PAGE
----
SUMPRODUCT can be used in creative ways to do what other functions can do. This is particularly useful when some of these functions aren’t available in the version of Excel you’re using. A couple of examples are shown below.

## Count cells that match multiple criteria without COUNTIFS

The COUNTIFS function was released in Excel 2007, so we have grown accustomed to having it match cells that meet multiple criteria. But if you have ever found yourself using an older version of Excel, you might have resorted to nesting several COUNTIF functions within each other. This can get a bit tricky if there are many conditions in your formula.

SUMPRODUCT can handle that using the following syntax:

`=SUMPRODUCT((range1="criteria1")*(range2="criteria2"))`

For example, in the following data set, there is a Sales Rep named Josh on Team A, and there is also a Josh on Team B.

To count the number of deals closed by Josh on Team A, we need to specify three conditions:

1. Criteria "A" in column A

2. Criteria "Josh" in column B

3. Criteria nonblank in column C.

`=SUMPRODUCT((A2:A14="A")*(B2:B14="Josh")*(C2:C14<>""))`

Note that the <> symbol representing "not equal to" is used to replace the equal sign (=) in the syntax.

## Count distinct values in Excel without UNIQUE

The UNIQUE function in Excel is designed to either count the number of distinct values in an array, or it can count the number of values appearing exactly once. The idea of ‘distinct’ values essentially answers the question, “How many *different *values are referred to in this list, removing duplicates?”

However, since the UNIQUE function is only available in Excel 365 and Excel online, here is a workaround, using SUMPRODUCT.

The SUMPRODUCT can be used to count distinct values with the format:

`=SUMPRODUCT(1/COUNTIF(range, range))`

Using this format to count the number of distinct city names from the list of 17 cities in the range below, we would enter:

`=SUMPRODUCT(1/COUNTIF(B2:B18, B2:B18))`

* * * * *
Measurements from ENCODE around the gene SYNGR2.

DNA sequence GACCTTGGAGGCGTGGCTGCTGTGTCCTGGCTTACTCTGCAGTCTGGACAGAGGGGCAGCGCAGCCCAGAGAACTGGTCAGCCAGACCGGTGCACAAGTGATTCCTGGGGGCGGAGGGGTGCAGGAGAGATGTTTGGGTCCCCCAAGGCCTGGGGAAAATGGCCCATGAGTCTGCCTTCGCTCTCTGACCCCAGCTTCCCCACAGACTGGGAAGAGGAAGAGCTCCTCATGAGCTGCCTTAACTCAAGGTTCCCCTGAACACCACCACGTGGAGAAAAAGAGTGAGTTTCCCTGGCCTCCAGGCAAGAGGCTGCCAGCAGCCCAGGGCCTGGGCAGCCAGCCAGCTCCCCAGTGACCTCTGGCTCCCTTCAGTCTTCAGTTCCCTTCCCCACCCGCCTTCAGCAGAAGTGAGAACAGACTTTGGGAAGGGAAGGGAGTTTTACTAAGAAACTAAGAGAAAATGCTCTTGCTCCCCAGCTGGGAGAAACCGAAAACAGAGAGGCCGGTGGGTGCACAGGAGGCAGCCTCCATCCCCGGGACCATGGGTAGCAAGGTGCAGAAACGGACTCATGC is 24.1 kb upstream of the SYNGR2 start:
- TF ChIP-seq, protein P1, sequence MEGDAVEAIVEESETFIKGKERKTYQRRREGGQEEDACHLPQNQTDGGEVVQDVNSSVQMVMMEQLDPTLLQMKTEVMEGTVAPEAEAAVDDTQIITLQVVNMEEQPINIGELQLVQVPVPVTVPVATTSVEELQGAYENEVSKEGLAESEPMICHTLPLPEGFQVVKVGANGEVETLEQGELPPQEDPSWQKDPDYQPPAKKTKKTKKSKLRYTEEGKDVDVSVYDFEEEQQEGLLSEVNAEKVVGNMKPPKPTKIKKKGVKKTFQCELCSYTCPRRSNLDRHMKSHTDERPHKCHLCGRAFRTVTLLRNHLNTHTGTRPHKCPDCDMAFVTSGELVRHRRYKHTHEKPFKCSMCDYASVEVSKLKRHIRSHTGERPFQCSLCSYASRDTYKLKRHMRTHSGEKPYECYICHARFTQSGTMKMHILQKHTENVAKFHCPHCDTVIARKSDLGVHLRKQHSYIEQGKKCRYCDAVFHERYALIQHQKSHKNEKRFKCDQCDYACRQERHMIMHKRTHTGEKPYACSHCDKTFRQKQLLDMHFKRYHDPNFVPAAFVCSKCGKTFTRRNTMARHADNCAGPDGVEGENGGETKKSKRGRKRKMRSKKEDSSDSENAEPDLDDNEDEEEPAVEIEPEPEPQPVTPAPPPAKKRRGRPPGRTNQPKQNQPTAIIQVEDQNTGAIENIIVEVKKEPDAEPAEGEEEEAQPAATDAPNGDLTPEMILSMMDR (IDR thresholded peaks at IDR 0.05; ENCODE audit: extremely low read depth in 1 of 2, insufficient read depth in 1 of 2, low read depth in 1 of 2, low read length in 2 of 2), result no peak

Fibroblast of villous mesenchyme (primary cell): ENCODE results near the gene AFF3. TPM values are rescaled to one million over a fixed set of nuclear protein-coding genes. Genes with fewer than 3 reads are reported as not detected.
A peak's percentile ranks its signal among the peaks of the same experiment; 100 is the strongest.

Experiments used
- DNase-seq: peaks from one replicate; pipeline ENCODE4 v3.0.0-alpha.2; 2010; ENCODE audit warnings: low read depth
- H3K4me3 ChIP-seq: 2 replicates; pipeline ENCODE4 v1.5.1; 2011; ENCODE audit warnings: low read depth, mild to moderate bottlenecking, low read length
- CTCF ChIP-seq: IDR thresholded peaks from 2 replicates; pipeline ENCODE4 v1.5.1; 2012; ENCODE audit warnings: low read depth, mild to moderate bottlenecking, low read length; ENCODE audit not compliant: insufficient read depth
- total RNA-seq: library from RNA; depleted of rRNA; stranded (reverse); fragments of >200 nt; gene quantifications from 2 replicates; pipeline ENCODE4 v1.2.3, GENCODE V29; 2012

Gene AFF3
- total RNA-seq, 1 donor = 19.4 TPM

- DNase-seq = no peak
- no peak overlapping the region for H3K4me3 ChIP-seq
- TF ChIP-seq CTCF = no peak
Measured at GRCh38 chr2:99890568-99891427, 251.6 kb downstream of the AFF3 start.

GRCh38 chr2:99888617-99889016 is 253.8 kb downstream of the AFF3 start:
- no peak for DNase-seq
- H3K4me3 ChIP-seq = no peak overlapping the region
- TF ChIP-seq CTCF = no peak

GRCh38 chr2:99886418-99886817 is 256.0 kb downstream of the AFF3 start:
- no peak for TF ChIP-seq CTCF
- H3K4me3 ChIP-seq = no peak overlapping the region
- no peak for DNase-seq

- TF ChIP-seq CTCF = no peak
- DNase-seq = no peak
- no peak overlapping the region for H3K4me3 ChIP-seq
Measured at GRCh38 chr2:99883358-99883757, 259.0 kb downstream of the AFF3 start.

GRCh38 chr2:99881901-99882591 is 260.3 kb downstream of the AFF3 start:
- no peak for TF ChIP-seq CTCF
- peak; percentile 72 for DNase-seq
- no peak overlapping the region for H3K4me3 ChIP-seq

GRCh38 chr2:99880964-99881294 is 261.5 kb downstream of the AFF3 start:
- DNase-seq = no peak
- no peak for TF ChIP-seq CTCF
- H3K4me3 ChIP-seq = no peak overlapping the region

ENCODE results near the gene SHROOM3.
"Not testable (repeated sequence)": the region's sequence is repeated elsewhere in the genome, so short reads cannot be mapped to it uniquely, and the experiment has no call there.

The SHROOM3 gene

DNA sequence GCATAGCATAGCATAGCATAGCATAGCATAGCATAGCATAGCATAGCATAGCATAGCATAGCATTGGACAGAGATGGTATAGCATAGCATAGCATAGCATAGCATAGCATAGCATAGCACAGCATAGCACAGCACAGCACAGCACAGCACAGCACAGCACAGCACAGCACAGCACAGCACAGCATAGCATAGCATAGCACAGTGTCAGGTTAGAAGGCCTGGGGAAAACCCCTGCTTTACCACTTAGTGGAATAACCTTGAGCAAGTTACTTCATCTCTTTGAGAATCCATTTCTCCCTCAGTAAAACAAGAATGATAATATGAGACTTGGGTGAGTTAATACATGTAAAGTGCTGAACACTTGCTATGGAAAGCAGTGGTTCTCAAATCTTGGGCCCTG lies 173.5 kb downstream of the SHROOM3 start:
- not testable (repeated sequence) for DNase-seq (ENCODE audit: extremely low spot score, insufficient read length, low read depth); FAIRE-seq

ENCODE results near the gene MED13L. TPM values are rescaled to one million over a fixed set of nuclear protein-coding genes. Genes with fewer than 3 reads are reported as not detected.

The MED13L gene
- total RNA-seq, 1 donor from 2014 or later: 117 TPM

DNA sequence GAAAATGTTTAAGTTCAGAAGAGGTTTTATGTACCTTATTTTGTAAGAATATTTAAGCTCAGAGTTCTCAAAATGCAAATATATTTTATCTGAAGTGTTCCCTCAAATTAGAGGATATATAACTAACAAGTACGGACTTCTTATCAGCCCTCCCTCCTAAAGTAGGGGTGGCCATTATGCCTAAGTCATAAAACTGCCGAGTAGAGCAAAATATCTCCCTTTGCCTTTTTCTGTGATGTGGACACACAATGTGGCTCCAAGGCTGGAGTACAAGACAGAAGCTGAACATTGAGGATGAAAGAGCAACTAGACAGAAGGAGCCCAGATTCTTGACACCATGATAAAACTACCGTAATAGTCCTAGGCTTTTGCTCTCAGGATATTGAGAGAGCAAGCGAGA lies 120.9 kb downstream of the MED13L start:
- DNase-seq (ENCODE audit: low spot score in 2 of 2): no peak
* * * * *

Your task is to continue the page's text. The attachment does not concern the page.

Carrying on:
The result returned is that there are 11 distinct city names. A manual check reveals that this is true, but let’s break the formula down to see how Excel got that result. We’ll start with the inner section of the formula, COUNTIF.

`COUNTIF(B2:B18, B2:B18)`

As you may already know, we use the COUNTIF function to find out how many times each individual value appears in the specified range. By selecting the range B2 to B18 as both the reference range and the criteria range, we are asking Excel to count how many times each value appears in the array.

The result in our example would be: {2,1,3,3,1,1,1,3,1,3,2,3,2,2,1,1,3}. Excel stores this array in its memory, and uses that to process the section of the formula which says:

`1/COUNTIF(B2:B18, B2:B18)`

This simply divides the number 1 by each value from the COUNTIF result in turn. If you take a moment to think about this, what will happen is that values within the array that are equal to 1 will return a value of 1 when divided by 1.

However, values that are equal to 2 will return a value of 0.5 when divided by 1. Therefore, both values which appear twice in the data set would total 1. This accomplishes our task of counting each distinct value only once.

The SUMPRODUCT portion of the formula:

**SUMPRODUCT**(1/COUNTIF(B2:B18, B2:B18))

then looks at the results as an array to be added, thereby returning a result of 11 — the total number of all the distinct values within the original data set.

## Using SUMPRODUCT to unlock other functions

The array-type functionality of SUMPRODUCT can be used to help ordinary functions to do extraordinary things.

For example, the LEN function, used to count the number of characters in a text string, can only be used for a single cell reference. But what if the values to be counted were spread across several cells, such as in the case below?

The *ordinary *way to count the number of characters in this range might be to use the LEN function in cells B1, B2, B3, and B4 and then total those numbers.

`LEN(A1)`

You might even think of accomplishing the same thing by using a single entry, like this:

`=SUM(LEN(A1),LEN(A2),LEN(A3),LEN(A4))`

But did you think of using SUMPRODUCT like this:

`=SUMPRODUCT(LEN(A1:A4))`

Combining SUMPRODUCT with LEN allows you to enter a range of cells, which is not a feature of the standard LEN function.

The result of each cell is added since this functionality is built into SUMPRODUCT. This brings the total to 97 without having to use Control + Shift + Enter or Control + Enter.

## Learn more

These are just a few examples of how the Excel SUMPRODUCT function can help you get even more out of Excel.

Check out our comprehensive Excel - Basic and Advanced course.